Italy opens trial into death of "God's banker"
06 Oct 2005
ROME, Oct 6 (Reuters) - More than two decades after Roberto Calvi was found hanging under London's Blackfriars Bridge, five people stood trial in Italy on Thursday accused of murdering the man known as "God's banker" for his close Vatican ties.
A Sicilian mobster, a Sardinian financier and three others are accused of murdering Calvi, whose death in June 1982 was initially ruled a suicide.
Rome prosecutors now say the Mafia killed him for stealing from them and from Italian financier Lucio Gelli, who was the head of the shadowy P2 masonic organisation.
The trial opened on Thursday and was quickly adjourned until November after brief initial proceedings held inside a maximum security prison in Italy's capital.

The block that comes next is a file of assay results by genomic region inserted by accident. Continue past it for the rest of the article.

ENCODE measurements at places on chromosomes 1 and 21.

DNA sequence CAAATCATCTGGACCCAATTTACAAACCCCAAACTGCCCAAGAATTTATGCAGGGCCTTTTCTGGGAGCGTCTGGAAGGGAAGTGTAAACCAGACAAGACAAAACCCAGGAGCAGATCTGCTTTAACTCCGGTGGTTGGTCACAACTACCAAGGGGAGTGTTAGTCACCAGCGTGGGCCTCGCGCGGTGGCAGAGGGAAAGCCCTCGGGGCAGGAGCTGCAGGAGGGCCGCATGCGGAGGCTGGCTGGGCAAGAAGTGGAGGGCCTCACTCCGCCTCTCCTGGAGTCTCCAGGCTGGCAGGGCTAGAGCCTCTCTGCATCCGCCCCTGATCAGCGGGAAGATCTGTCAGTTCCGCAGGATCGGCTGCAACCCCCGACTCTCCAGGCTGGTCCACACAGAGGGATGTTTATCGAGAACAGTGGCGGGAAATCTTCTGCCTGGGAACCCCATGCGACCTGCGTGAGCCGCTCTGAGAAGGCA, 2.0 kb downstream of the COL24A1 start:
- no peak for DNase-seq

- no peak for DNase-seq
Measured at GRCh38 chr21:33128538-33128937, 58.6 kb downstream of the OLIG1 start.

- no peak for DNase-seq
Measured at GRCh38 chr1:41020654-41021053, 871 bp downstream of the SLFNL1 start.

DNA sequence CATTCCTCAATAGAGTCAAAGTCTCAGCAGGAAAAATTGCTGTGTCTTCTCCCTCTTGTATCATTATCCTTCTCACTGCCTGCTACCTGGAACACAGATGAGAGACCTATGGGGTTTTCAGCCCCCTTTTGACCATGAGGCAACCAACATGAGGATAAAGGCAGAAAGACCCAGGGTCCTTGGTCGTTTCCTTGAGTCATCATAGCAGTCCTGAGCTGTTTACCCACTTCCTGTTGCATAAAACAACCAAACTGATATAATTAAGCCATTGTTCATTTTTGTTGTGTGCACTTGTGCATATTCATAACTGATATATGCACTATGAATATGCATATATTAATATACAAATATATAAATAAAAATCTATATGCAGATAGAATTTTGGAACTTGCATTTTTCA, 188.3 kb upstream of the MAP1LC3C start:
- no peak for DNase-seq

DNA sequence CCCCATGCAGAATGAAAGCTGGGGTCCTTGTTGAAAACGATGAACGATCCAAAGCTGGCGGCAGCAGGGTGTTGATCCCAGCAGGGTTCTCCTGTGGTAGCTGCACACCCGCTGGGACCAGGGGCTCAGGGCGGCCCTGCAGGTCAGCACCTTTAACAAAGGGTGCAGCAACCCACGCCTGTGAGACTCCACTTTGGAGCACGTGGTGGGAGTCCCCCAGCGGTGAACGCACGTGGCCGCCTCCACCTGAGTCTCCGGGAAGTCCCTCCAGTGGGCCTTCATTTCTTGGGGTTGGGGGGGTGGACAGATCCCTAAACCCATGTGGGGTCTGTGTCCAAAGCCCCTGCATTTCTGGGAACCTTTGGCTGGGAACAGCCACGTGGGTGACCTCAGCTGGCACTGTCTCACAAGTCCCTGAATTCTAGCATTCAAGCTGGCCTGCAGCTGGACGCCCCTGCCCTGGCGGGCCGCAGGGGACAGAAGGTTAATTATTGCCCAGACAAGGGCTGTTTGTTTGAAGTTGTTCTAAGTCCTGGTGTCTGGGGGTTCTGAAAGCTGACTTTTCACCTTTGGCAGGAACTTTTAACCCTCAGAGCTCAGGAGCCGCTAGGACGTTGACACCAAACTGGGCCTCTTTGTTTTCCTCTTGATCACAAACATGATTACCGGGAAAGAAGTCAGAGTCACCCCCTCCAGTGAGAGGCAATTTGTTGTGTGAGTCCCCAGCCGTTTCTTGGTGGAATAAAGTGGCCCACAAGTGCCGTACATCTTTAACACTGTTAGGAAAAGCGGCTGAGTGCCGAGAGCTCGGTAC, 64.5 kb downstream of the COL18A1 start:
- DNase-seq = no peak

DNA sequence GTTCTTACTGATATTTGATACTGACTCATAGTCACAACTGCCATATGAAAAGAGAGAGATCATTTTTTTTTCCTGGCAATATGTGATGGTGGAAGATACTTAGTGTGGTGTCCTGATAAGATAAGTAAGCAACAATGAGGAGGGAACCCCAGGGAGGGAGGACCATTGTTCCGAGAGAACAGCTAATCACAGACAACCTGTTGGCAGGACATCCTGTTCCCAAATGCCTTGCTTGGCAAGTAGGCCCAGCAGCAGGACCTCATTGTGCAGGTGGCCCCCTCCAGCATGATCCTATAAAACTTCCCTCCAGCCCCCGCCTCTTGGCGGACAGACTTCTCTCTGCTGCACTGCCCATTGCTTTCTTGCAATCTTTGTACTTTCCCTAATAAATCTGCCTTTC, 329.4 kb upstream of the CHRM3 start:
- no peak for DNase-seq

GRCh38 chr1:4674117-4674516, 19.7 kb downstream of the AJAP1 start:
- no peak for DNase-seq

Convicted Cosa Nostra treasurer Pippo Calo listened via teleconference and was shown on a monitor in the courtroom, looking calm and wearing a dark sports coat with his hands folded in his lap.
The other defendants are Sardinian financier Flavio Carboni, his former girlfriend Manuela Kleinszig, Roman entrepreneur Ernesto Diotallevi and Calvi's former bodyguard, Silvano Vittor.
Shortly before Calvi was found hanging with bricks in his pockets, the bank he headed at the time, Banco Ambrosiano, had gone bankrupt. It was then Italy's largest private banking group and worked with the Vatican.
The prosecutors' inquiry has focused on millions of dollars that flowed through the bank's offshore accounts in the weeks before Calvi's death.